At the risk of sounding like a quack, I'd like to combine the best elements of modern scientific practice with those methods that have proved to show tangible results in my own limited massage practice (and be better able to analyze WHY those methods have been helpful as I occasionally work from intuition and experience without having sufficient explanation why it worked). And of course, I'd like to continue to grow and advance as an individual in both my physical pursuits as well as social life.
    Sorry for the long-windedness, but I guess my question boils down to: Is it probable that one can continue to excel (or pursue excellence) in anything outside of medicine while concurrently completing a medical education or does the volume of material and time needed to master it demand a fairly singular focus to the exclusion (or significant reduction) of other interests?
    And can both be done without completely sacrificing a social life?
    Cause I love having cake but not much point if you can't eat it, too :)
  11. Styria

    Styria

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    I've taken some visceral manipulation courses through the Barral Institute. This has meant being the only osteopathic student in a room filled with PT, massage therapists, and token other chiropractors, reiki, structural integrators, or whatever else body workers feel like calling themselves. Most had a certain amount of awe for osteopaths and were excited that a "real" one was there, who would manipulate and not abandon what we're taught. It doesn't take long before you see the difference.

    Everything you learn in medical school will help your OMM. There is more anatomy. Histology, pathology, pharmacology, physiology, etc. all contribute. You learn more different kinds of techniques and principles for them, in less amount of time. And you're learning it from physicians.

    Then you can go to a Barral course, catch mistake after mistake, and sit through it because the techniques are useful; and you can have already learned a technique or two for each organ at a good school or the AAO Convocation. Likewise, the 40-hour Osteopathy in the Cranial Field (only open to MD, DO, DDS, and their students) blows away the CranioSacral Therapy course. Many more doors are open to you as a physician, even in manipulation itself, and you can take outside ones too if it suits you.

    The PTs there did have some nice tricks, mainly of eyeballing angle measurements for range of motion. I'm sure you can learn all of their material as a DO. You can also do all of these things as an MD (yes, learn OMM too) and have the physician training.

    As for your life... You wouldn't regret going through medical school and residency. You'll have enough time for some kind of life. Physical activity is a good break from your studying, and martial arts and yoga (my last preceptor's opinion was Tai Chi > yoga > not doing anything, because movement is more important than the static positions of yoga) fit into that well. I don't know that you'll have much time to learn new material in them versus practicing and getting better at what you already know. Focus more on medical school your first semester and you'll have a better idea of how much time you need or can spare.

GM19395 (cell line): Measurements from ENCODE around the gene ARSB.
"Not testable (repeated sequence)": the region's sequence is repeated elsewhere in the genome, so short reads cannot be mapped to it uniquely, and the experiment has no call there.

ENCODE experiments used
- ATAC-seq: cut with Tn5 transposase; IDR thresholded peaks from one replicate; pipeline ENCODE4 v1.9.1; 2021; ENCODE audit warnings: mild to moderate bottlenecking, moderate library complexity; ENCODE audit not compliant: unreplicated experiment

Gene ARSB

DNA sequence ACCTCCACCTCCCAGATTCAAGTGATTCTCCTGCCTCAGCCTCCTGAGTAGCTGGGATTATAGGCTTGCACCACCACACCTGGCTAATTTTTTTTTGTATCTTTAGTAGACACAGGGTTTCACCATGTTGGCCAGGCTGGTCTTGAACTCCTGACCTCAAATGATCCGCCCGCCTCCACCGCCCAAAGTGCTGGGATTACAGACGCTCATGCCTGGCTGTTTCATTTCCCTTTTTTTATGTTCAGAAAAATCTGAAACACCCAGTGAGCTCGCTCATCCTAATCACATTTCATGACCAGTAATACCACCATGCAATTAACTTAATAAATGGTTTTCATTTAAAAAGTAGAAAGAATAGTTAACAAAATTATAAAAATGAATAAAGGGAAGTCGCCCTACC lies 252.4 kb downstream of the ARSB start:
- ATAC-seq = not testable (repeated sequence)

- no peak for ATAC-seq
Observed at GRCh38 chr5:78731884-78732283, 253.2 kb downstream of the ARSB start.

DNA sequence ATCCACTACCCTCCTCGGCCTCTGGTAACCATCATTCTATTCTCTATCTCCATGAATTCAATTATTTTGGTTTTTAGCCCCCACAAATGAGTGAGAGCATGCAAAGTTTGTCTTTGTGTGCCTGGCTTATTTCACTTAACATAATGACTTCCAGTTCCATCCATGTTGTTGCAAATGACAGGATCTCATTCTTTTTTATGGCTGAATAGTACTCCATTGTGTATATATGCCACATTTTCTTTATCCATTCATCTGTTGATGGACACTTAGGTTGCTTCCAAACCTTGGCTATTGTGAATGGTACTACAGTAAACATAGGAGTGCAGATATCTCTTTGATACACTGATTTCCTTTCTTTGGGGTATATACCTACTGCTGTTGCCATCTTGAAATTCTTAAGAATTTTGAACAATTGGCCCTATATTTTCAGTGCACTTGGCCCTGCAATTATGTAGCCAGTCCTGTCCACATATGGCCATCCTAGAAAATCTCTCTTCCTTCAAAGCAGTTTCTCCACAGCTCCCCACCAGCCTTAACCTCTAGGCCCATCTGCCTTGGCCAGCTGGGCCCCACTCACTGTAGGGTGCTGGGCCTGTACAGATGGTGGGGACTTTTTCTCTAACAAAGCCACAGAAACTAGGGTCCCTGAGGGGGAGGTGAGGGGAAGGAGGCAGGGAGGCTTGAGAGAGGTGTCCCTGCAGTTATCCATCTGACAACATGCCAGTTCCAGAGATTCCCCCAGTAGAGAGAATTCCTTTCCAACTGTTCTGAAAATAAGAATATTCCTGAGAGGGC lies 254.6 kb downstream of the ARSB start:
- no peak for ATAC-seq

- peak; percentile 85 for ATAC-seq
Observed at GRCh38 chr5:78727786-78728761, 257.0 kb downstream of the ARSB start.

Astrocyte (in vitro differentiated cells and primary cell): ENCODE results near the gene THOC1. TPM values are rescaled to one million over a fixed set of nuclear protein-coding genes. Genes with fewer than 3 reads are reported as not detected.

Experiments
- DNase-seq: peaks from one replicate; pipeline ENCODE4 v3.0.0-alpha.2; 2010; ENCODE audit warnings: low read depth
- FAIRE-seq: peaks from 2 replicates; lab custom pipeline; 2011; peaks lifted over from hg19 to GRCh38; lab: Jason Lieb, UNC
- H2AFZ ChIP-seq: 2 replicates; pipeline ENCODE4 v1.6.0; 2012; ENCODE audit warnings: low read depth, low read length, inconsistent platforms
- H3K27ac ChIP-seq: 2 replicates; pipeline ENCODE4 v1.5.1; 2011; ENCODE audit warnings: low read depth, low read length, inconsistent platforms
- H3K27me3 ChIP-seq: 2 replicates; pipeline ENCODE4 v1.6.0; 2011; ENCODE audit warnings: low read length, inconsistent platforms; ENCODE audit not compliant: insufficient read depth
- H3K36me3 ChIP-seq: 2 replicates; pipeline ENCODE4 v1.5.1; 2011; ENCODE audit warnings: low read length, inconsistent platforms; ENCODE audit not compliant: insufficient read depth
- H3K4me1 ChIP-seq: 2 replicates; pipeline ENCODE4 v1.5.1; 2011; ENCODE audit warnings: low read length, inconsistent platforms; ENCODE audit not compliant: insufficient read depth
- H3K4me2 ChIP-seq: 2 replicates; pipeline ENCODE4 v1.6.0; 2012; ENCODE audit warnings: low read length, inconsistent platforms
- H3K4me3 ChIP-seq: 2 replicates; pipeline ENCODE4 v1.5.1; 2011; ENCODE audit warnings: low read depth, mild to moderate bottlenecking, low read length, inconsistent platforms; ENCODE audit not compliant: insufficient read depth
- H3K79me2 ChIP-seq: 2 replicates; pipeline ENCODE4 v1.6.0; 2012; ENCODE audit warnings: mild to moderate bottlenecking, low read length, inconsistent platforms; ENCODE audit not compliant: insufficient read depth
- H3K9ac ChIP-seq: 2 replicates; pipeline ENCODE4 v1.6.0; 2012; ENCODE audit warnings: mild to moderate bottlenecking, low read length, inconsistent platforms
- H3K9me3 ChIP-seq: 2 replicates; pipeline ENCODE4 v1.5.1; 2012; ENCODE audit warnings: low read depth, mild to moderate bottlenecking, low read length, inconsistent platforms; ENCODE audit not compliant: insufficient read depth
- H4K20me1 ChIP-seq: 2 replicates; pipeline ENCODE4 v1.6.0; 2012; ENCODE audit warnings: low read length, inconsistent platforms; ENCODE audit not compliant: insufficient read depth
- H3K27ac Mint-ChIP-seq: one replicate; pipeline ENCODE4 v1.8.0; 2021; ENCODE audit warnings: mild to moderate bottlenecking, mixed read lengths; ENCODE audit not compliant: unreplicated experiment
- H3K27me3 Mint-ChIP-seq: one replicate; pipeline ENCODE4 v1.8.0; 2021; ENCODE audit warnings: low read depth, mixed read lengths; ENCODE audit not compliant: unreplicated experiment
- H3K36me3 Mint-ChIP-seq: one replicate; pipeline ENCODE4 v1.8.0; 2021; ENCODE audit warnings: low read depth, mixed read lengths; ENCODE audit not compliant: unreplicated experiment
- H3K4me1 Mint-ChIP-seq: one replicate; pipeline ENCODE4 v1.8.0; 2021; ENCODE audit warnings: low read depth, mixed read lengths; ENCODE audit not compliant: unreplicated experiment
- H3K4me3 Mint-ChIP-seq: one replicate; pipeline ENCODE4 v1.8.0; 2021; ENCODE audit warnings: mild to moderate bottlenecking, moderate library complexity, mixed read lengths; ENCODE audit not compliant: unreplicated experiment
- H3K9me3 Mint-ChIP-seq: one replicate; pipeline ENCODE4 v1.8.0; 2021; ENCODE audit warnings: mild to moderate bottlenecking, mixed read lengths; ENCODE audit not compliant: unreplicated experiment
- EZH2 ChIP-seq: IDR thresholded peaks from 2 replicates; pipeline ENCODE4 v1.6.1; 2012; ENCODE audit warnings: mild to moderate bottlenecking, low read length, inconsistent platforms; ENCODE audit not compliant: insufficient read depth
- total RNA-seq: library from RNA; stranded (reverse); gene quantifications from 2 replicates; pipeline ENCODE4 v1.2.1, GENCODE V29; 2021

12. CopToEM

    CopToEM OMS-2

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    From reading your posts you strike me as the person who is going to regret not becoming a physician if you don't do it now. Academically you seem capable of doing so, mentally you seem capable of doing so, and I think you will look back and question your decision to become a PT.

    While I'm not there yet, I can tell you that my countless friends from undergrad who are in med school do have healthy relationships and have plenty of free time. This forum tends to make it seem like the end of the world, and it might be for the first semester, but you ultimately fall into a good study routine and things get easier.

    Think of all the single mothers who attend medical school and raise two children and still come out sane. In comparison to that you've got it pretty easy.

    As far as being too told... there's several in their 40s at DCOM and I believe there's one guy who either graduated or is graduating who is in his 50s. You're 31... your 'working life' is barely a quarter complete so to speak.
  13. Mosonik

    Mosonik

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    It sounds like you would be a good fit for something up the lines of PT. That isn't to say you wouldn't make a great DO but remember DOs are first and foremost PHYSICIANS and as such study and practice much broader medicine than some other health professionals. It sounds like your primary interests and passions are in the physical aspects of wellness so for that reason I would say go PT. Good luck in your decision either way, it just depends how much you want to sacrifice if your goal is ultimately achieved through either route.
  14. massagether

    massagether massagetherapist

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    Thanks for the great reply!
    My main MA is tai chi (supplemented w pa kua, hsing yi, and jujitsu). I've been doing it since I was 14 and couldn't imagine spending any length of my life without it. Kind of a healthy addiction.
    Preceptor - is that a tutor or faculty member? Was that in med school?
  15. Styria

    Styria

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    A preceptor is someone who is training you. Teaching you precepts, as it were, and it implies much more authority and experience than a tutor. For medical students it's almost always an attending physician. For an EMT student, a credentialed EMT or paramedic. In both cases you're functioning under their license.

    In this case, my attending on my last rotation, which was with a doctor who only does OMM.